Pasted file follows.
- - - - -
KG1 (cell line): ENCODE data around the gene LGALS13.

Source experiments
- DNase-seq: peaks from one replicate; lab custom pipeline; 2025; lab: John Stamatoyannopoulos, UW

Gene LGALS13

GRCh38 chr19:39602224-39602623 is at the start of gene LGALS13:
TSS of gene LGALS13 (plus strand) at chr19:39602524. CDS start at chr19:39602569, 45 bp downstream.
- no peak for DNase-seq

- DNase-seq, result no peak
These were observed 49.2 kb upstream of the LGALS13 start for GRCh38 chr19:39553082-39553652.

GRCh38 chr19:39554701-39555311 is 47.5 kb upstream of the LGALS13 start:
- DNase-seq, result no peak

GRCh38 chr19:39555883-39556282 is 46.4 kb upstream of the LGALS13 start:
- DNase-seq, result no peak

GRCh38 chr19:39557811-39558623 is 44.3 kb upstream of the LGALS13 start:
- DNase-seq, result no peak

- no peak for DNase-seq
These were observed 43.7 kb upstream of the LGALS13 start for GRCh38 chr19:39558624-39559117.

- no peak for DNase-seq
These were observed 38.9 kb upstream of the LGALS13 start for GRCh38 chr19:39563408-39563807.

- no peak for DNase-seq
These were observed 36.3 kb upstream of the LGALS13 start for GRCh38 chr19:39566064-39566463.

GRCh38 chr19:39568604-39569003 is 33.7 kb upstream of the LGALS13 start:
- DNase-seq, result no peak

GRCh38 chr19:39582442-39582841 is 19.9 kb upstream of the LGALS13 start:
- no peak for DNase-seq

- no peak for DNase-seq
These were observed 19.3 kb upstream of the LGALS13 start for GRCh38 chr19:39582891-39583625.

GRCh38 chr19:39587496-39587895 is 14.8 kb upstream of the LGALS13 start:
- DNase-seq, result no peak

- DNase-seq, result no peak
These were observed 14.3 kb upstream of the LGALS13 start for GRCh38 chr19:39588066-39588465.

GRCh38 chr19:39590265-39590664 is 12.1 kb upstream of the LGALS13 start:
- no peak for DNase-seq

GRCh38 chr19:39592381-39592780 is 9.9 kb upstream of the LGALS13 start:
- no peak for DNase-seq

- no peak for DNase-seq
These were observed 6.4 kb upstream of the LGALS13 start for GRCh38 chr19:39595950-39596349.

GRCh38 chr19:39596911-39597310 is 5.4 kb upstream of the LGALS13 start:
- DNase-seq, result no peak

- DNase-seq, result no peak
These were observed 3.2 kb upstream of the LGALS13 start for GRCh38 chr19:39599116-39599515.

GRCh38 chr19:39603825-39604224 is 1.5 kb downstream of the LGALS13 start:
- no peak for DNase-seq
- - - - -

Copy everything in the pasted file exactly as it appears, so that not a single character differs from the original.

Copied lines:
KG1 (cell line): ENCODE data around the gene LGALS13.

Source experiments
- DNase-seq: peaks from one replicate; lab custom pipeline; 2025; lab: John Stamatoyannopoulos, UW

Gene LGALS13

GRCh38 chr19:39602224-39602623 is at the start of gene LGALS13:
TSS of gene LGALS13 (plus strand) at chr19:39602524. CDS start at chr19:39602569, 45 bp downstream.
- no peak for DNase-seq

- DNase-seq, result no peak
These were observed 49.2 kb upstream of the LGALS13 start for GRCh38 chr19:39553082-39553652.

GRCh38 chr19:39554701-39555311 is 47.5 kb upstream of the LGALS13 start:
- DNase-seq, result no peak

GRCh38 chr19:39555883-39556282 is 46.4 kb upstream of the LGALS13 start:
- DNase-seq, result no peak

GRCh38 chr19:39557811-39558623 is 44.3 kb upstream of the LGALS13 start:
- DNase-seq, result no peak

- no peak for DNase-seq
These were observed 43.7 kb upstream of the LGALS13 start for GRCh38 chr19:39558624-39559117.

- no peak for DNase-seq
These were observed 38.9 kb upstream of the LGALS13 start for GRCh38 chr19:39563408-39563807.

- no peak for DNase-seq
These were observed 36.3 kb upstream of the LGALS13 start for GRCh38 chr19:39566064-39566463.

GRCh38 chr19:39568604-39569003 is 33.7 kb upstream of the LGALS13 start:
- DNase-seq, result no peak

GRCh38 chr19:39582442-39582841 is 19.9 kb upstream of the LGALS13 start:
- no peak for DNase-seq

- no peak for DNase-seq
These were observed 19.3 kb upstream of the LGALS13 start for GRCh38 chr19:39582891-39583625.

GRCh38 chr19:39587496-39587895 is 14.8 kb upstream of the LGALS13 start:
- DNase-seq, result no peak

- DNase-seq, result no peak
These were observed 14.3 kb upstream of the LGALS13 start for GRCh38 chr19:39588066-39588465.

GRCh38 chr19:39590265-39590664 is 12.1 kb upstream of the LGALS13 start:
- no peak for DNase-seq

GRCh38 chr19:39592381-39592780 is 9.9 kb upstream of the LGALS13 start:
- no peak for DNase-seq

- no peak for DNase-seq
These were observed 6.4 kb upstream of the LGALS13 start for GRCh38 chr19:39595950-39596349.

GRCh38 chr19:39596911-39597310 is 5.4 kb upstream of the LGALS13 start:
- DNase-seq, result no peak

- DNase-seq, result no peak
These were observed 3.2 kb upstream of the LGALS13 start for GRCh38 chr19:39599116-39599515.

GRCh38 chr19:39603825-39604224 is 1.5 kb downstream of the LGALS13 start:
- no peak for DNase-seq